After the ArcaOS install finishes, you have a desktop that looks like this:

    You'll notice that I used the excellent PMView to create the screenshots. I haven't dug up my license information again yet, hence the trial version! You can also see that the XCenter Pulse widget doesn't have the space for showing CPU load on lots of CPU cores, but that's easily cleared up by setting the text color to the same as the background color; drag and drop from the color palette is an awesome OS/2 feature! An issue that has tripped up some people, since it isn't at all obvious, is that the "lockup" icon does absolutely nothing after the initial install. ArcaOS has fairly good defaults for most things, but it seems they forgot to turn on the screensaver. The settings for that are not immediately obvious; it's not in any of the System Setup configuration objects, but rather in the desktop properties. You need to right click on the desktop background, select Properties, go to the "Screen Saver" tab, and turn it on. You also need to click the small "+" in the top right corner twice, to get to page 3, and choose a module to use (I'm partial to the Matrix):

    Now, about that XCenter; it's extremely configurable! Many years ago, I started an XCenter widgets page for showcasing that very purpose; quite a while back I handed it over to os2usr.org, who graciously still maintain it. Included in the screenshot below are lSwitcher, HBMemMon, the standard Pulse with modified colors, HBTcpipGraphMon, and the standard Time with modified colors:

    The other thing I mentioned about this new box earlier was that it has 12GB of RAM. A 32-bit operating system like OS/2 is limited to addressing the first 4GB of RAM, unless using Intel's PAE extensions. ArcaOS can make use of this extra RAM for one purpose, a RAM disk. I haven't had much opportunity to play with it much yet, but you can see that I have an 8GB drive M: available; I imagine this could be quite useful when compiling large projects like Mozilla - as long as you remember to save off any final output you care about prior to rebooting! At least on my system, the option to preserve contents on warm reboot does not work; I imagine this is dependent on the system BIOS (or anything else in the boot chain) not clearing the RAM.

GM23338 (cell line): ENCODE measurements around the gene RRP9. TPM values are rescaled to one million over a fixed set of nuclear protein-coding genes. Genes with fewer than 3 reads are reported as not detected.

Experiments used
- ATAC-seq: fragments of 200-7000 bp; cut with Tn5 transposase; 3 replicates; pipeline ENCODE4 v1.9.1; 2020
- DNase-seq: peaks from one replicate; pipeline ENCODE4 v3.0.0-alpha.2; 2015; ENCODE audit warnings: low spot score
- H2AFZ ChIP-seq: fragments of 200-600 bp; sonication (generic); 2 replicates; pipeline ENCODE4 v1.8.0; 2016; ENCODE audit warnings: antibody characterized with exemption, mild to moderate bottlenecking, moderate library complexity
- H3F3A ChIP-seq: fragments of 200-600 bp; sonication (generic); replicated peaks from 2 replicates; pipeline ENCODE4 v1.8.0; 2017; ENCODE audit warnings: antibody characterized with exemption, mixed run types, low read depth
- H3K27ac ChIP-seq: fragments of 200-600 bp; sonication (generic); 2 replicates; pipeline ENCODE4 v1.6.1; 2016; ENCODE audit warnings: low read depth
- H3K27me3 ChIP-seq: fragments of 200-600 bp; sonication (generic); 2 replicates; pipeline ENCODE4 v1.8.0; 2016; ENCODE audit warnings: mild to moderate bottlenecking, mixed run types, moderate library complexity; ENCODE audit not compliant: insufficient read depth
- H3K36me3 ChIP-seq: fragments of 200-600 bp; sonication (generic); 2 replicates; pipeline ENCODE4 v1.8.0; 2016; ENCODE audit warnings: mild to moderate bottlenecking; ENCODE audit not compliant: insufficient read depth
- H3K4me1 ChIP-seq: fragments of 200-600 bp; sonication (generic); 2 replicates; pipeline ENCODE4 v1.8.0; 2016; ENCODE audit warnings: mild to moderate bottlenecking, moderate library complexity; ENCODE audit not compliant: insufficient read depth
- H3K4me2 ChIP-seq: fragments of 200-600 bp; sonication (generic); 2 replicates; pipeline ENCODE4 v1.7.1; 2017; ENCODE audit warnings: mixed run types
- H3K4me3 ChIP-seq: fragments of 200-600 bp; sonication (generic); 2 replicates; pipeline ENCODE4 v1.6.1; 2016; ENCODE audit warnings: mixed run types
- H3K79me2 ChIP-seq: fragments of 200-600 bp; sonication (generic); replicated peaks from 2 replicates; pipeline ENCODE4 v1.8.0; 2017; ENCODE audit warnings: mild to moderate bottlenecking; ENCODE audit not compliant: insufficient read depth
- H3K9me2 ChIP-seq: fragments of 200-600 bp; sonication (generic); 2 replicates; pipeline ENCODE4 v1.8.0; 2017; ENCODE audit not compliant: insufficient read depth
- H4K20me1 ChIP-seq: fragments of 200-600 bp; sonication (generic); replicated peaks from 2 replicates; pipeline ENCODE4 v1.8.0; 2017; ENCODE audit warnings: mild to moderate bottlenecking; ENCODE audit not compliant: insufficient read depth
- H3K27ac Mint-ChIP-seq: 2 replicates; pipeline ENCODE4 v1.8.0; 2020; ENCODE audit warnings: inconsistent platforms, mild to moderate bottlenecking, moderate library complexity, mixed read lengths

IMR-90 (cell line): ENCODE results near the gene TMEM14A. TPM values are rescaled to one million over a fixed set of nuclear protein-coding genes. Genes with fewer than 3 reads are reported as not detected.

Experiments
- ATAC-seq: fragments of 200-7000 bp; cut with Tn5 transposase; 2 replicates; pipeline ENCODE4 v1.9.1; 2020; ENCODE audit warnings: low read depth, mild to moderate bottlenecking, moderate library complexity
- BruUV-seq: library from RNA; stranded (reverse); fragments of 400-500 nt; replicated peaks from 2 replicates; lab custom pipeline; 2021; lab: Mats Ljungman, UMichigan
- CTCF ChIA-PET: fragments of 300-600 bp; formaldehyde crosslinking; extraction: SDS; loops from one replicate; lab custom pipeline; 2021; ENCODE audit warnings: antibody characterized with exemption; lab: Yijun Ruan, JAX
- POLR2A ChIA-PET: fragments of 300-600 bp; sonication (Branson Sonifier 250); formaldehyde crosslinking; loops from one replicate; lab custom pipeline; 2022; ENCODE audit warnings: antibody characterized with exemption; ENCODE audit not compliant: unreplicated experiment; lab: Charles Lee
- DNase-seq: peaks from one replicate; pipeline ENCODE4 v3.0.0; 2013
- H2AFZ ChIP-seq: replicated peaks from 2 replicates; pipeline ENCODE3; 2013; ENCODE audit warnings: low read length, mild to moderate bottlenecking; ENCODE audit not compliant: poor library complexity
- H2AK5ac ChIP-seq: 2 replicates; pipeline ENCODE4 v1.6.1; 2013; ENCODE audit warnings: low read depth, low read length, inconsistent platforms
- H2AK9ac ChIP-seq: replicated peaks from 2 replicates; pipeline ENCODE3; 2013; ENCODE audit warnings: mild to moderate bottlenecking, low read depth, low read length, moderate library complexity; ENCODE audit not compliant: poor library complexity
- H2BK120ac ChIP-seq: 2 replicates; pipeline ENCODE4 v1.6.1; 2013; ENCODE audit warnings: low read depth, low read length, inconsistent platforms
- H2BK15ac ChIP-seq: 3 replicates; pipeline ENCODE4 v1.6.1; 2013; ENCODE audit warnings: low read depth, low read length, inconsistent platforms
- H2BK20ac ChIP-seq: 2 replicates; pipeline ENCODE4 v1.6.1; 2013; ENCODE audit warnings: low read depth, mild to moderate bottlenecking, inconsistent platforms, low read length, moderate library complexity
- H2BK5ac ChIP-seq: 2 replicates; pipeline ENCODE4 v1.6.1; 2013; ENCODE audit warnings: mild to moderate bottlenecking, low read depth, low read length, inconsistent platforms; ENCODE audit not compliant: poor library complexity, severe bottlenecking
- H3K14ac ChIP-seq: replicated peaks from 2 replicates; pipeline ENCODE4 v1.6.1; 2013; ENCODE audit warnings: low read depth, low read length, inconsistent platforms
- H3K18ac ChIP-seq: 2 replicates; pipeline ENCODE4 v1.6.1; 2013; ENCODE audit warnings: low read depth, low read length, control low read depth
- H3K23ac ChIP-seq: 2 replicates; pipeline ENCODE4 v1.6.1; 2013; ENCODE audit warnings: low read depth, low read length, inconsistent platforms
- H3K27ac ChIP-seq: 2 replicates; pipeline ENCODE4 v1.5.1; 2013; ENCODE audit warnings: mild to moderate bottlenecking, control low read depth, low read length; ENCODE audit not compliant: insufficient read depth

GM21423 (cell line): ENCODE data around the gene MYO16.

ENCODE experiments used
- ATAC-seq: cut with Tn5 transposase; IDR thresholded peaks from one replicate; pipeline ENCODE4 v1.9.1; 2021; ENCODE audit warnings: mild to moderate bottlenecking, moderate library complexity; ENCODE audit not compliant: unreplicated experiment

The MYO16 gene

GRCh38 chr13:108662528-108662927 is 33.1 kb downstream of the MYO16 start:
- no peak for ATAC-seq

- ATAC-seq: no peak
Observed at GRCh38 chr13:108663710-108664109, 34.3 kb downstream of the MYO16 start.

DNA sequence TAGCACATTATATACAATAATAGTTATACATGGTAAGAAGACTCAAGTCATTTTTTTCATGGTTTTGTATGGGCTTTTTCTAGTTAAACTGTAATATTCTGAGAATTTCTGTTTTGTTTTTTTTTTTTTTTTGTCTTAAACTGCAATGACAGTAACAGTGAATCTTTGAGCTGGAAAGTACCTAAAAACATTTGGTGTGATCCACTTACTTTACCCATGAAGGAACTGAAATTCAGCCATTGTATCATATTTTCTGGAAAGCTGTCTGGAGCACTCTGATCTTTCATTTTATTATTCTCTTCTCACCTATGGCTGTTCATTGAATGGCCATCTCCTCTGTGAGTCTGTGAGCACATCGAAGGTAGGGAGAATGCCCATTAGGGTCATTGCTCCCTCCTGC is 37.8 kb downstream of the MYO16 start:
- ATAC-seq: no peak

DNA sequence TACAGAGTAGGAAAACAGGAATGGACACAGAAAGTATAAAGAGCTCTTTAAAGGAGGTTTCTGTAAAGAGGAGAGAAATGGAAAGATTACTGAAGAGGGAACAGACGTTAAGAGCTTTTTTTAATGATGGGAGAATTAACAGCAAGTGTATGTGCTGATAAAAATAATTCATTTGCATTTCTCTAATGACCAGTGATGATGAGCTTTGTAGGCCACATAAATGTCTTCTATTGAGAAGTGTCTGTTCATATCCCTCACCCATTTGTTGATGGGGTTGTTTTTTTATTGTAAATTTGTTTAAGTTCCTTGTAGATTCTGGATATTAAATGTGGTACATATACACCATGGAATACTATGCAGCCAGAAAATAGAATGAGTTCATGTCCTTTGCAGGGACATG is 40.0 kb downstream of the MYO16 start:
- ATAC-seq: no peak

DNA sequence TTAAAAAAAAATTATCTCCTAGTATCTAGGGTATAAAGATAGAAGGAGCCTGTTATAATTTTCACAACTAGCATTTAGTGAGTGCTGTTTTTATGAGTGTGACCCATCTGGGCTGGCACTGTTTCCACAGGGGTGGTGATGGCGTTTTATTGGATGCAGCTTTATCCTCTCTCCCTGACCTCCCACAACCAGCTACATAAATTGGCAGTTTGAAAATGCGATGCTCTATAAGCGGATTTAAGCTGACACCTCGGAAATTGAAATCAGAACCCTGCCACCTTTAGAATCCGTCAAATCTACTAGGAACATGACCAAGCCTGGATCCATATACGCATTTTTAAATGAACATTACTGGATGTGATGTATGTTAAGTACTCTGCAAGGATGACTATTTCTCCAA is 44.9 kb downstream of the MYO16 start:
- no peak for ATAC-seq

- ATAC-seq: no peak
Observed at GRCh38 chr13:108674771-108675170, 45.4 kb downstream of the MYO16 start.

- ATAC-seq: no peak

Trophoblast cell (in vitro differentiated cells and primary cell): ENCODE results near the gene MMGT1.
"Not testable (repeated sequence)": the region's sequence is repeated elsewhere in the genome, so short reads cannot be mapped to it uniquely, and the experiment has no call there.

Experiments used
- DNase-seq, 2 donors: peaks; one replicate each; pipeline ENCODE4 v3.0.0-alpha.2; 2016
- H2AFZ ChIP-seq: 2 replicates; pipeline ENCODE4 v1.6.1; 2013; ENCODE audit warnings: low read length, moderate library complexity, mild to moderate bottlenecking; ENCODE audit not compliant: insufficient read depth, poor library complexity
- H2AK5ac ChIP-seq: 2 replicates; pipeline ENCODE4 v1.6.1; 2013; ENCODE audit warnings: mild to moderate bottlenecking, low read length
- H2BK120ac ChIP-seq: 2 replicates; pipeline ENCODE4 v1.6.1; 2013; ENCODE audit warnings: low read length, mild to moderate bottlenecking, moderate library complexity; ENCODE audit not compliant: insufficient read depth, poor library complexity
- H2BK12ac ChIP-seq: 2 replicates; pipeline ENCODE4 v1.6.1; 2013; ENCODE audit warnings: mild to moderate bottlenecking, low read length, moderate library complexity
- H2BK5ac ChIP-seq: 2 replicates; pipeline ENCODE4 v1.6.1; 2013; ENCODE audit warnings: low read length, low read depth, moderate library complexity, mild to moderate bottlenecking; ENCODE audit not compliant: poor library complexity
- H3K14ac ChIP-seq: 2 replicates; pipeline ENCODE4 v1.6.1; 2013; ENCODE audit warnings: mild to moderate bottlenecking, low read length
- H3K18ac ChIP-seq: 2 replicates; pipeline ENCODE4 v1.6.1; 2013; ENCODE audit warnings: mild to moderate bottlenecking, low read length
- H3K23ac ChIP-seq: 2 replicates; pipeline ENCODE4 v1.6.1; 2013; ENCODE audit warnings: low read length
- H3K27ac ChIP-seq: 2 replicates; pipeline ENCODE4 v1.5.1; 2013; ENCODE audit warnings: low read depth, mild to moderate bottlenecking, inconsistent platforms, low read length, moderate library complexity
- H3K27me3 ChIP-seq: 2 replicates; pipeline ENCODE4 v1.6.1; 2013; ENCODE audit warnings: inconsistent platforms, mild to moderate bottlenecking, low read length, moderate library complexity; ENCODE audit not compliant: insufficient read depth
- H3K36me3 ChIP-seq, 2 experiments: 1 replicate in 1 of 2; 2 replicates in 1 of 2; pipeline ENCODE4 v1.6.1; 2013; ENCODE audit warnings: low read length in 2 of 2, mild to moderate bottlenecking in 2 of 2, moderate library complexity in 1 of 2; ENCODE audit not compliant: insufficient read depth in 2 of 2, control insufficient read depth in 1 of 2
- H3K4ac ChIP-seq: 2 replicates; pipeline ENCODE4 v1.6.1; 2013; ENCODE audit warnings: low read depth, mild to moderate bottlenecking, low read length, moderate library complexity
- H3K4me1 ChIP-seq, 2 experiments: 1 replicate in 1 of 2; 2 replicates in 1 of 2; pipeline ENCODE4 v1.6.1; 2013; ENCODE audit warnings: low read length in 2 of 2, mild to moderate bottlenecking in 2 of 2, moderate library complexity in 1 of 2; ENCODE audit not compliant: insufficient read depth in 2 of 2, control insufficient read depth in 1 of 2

Initially, I only took a quick look at the version of SNAP Graphics bundled in ArcaOS. The obvious changes from the last SciTech release are for branding purposes, as well as vastly improved SMP support. It would be great to see the automatic native panel support for VBE from Panorama, ACPI support, and of course support for hardware acceleration for additional graphics chipsets, which Arca Noae plans to work towards for newer Intel chipsets. I didn't spend much time trying out the integrated Samba networking support, but there are reports that it works quite well; the old IBM Peer client has been incompatible with other systems for several years.

    Part Two

    Package Management

    One of the hotly contested changes in recent years has been the push towards using RPM packages, particularly for open source software that has been ported to OS/2. RPM is the package format used by Red Hat Linux, as well as SuSE, Mageia, and a few other Linux distributions. YUM is a front-end to RPM, which upstream has largely been replaced by DNF. Personally, I have been using RPM with Red Hat Linux distributions since long before YUM even existed, so I'm fairly comfortable with its capabilities and how it works. However, like many others, I bristled at the prospect of this entire new ecosystem thrust upon my carefully maintained environment. In fact, I have long maintained the "mozsupport" package on the Warpzilla Tips page precisely to help people avoid having to use the RPM environment in order to run Mozilla apps; I still maintain that until you can run "yum install firefox seamonkey thunderbird" and have all the dependencies installed for you, it simply does not work as intended.

    Arca Noae recognized they could provide a lot of value in this area; they enlisted Alex Taylor to create a GUI front-end, which is freely available for everyone to use. In addition, the RPM environment is fully integrated into the ArcaOS install; although you cannot opt out, there is also no historical baggage to conflict with, since it is a fresh installation.

    I do have to say, it was rather nice to run "yum install wget diffutils" to quickly install some very useful utilities! However, I did run into one snag pretty quickly - I ran "yum update" to update all of the packages that have been updated since the install ISO was bundled together, which seemed to run fine. However, subsequent runs of yum produced no output, and the GUI interface threw up some odd error messages. I was afraid that something had been horribly corrupted (so quickly!), but all was revealed when I noticed that some entries had been logged to the popuplog.os2 file: